In 2015 my partner and I moved from the tiny town of Irricana, Alberta to the big city of Vancouver, BC. I had never been to Vancouver before, and I had no idea what I was getting myself into. We took a chance on one of the most expensive places to live in North America. We were warned with stories from people who had friends that moved there and were living on the streets within a few months. But a sense of adventure and determination had been growing inside me from a young age — every moving day and new experience had prepared me for this.

A house is the center of a family unit and a place of comfort. It provides shelter and a space to make memories. But comfort still costs money. When the money isn’t coming, and prices are going up, the only solution is to find somewhere else to go. One study in Canada showed that the cost of a home in 1976 compared to income was a ratio of four to one, whereas the ratio for adults in 2017 was closer to ten to one. A Canadian census released in August of 2017 showed that in Toronto, 47.4 per cent of adults aged from 20 to 34 were living with at least one parent. Vancouver came in at 38.6 per cent of adults in that age range. This comes as no surprise to people who have ever lived in those cities.

What these statistics don’t indicate, is whether these individuals stayed at home or had left and moved back in. Due to the increase of adult children moving back home with their parents, millennials are now being called the “boomerang” generation. An article published by CBC states that researchers found a drop in quality of life in parents after their child moved back in, one supposedly significant enough to equate to elder abuse. In other countries it’s normal for young adults to live with their parents. In Greece, Spain, and Hungary more than 70 per cent of young adults still live with their parents, and in Italy that number is more than 80 per cent. If this occurrence is so natural in other places, why is there such a stigma around it in North America?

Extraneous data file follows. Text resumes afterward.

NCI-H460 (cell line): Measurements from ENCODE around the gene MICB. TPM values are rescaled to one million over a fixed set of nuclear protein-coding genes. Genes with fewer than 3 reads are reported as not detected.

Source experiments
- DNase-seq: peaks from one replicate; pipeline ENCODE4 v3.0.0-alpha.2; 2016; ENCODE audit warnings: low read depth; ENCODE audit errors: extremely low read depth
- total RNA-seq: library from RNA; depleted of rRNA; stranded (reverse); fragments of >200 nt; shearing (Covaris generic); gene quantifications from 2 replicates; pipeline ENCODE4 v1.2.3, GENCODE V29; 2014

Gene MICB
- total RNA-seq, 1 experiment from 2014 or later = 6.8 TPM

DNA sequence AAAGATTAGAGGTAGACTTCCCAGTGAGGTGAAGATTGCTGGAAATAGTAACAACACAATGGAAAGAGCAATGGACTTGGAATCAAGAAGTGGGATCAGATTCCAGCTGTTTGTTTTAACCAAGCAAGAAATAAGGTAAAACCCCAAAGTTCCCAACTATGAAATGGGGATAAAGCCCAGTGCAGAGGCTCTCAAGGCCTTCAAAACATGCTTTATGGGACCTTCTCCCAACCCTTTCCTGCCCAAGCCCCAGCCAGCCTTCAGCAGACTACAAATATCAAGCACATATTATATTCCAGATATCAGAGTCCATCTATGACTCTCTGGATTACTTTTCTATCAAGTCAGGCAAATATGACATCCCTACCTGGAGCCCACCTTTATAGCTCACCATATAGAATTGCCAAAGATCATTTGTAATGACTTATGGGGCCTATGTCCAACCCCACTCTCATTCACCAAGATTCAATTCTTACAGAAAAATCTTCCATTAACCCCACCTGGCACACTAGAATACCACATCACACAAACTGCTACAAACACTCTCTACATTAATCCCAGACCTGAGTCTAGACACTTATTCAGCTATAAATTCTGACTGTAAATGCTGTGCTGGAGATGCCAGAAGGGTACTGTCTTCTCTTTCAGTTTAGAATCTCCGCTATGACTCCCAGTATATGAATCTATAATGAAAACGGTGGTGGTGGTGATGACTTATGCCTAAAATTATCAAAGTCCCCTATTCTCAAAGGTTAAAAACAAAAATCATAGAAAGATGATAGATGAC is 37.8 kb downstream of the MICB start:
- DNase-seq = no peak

My partner and I are moving back to Alberta. We love Vancouver, but we can’t get the things we want here, like an affordable house with a big yard or more focus on spending time instead of the worry of spending money. I was motivated to write this piece, a reflection of the culmination of events that have led me here today, because of a new anxiety about going back. I’ve always moved away from places, moved on, and grown from those experiences. But now I face the possibility of moving back somewhere.

I used to think that returning meant failure, but now I understand it means reflection. I have made a home in all the places I’ve lived, even the ones I was certain would never make a good fit. Change has always been a very present force in my life, encouraging me to make the most of whatever situation I was in. But the change was so continuous that I never stopped to appreciate what was in the present. I was always chasing the next moment I could move forward. It won’t be forever, and soon enough I’ll find another reason to move on and call somewhere else home. But in the meantime, I think I’ll enjoy sitting still for a while.